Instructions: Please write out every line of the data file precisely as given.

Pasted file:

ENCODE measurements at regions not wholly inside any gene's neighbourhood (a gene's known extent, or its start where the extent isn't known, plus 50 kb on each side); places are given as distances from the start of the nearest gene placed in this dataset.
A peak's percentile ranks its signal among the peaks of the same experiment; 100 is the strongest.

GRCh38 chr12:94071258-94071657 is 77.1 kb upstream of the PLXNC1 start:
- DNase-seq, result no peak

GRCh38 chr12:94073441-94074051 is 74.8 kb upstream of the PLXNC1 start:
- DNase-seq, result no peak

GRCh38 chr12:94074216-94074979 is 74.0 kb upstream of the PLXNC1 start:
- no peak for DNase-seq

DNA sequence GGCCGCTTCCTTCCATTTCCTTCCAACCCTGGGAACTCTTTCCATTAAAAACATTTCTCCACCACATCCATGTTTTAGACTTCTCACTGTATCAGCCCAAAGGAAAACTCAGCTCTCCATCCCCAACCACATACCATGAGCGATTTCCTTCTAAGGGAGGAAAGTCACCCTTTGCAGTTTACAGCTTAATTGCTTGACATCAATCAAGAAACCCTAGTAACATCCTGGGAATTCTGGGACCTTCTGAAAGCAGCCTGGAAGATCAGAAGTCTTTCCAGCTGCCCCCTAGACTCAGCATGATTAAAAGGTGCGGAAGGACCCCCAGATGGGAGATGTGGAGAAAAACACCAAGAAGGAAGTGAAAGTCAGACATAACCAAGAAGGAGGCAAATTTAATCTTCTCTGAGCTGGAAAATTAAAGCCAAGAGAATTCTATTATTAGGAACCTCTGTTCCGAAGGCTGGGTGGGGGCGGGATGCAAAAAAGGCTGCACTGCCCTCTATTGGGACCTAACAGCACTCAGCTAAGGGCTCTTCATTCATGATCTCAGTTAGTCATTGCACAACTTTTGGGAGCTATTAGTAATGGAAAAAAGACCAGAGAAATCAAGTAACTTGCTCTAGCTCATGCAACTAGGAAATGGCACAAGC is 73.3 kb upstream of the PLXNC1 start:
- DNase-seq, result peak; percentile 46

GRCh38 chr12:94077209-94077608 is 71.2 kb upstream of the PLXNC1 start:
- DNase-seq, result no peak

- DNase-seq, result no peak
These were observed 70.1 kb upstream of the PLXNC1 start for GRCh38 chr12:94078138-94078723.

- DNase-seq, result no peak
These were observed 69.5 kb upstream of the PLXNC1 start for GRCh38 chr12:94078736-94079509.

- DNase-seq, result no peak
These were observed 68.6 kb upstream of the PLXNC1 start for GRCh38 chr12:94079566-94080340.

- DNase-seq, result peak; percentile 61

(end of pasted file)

ENCODE measurements at regions not wholly inside any gene's neighbourhood (a gene's known extent, or its start where the extent isn't known, plus 50 kb on each side); places are given as distances from the start of the nearest gene placed in this dataset.
A peak's percentile ranks its signal among the peaks of the same experiment; 100 is the strongest.

GRCh38 chr12:94071258-94071657 is 77.1 kb upstream of the PLXNC1 start:
- DNase-seq, result no peak

GRCh38 chr12:94073441-94074051 is 74.8 kb upstream of the PLXNC1 start:
- DNase-seq, result no peak

GRCh38 chr12:94074216-94074979 is 74.0 kb upstream of the PLXNC1 start:
- no peak for DNase-seq

DNA sequence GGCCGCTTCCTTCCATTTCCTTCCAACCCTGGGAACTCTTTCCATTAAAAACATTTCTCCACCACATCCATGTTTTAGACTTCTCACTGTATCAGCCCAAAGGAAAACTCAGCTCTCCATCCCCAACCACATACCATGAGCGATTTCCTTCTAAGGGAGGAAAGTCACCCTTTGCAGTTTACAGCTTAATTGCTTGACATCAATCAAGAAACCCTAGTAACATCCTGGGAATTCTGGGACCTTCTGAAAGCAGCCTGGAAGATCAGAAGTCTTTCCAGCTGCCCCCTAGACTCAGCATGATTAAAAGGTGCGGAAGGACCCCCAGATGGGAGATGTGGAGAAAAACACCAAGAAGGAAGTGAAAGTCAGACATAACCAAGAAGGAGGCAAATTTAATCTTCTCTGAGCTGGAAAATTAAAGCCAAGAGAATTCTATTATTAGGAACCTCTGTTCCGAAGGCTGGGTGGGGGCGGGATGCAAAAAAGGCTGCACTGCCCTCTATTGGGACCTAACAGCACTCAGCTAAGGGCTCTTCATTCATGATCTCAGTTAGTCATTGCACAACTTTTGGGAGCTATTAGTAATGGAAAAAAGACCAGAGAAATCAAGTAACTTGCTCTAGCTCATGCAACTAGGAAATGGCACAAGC is 73.3 kb upstream of the PLXNC1 start:
- DNase-seq, result peak; percentile 46

GRCh38 chr12:94077209-94077608 is 71.2 kb upstream of the PLXNC1 start:
- DNase-seq, result no peak

- DNase-seq, result no peak
These were observed 70.1 kb upstream of the PLXNC1 start for GRCh38 chr12:94078138-94078723.

- DNase-seq, result no peak
These were observed 69.5 kb upstream of the PLXNC1 start for GRCh38 chr12:94078736-94079509.

- DNase-seq, result no peak
These were observed 68.6 kb upstream of the PLXNC1 start for GRCh38 chr12:94079566-94080340.

- DNase-seq, result peak; percentile 61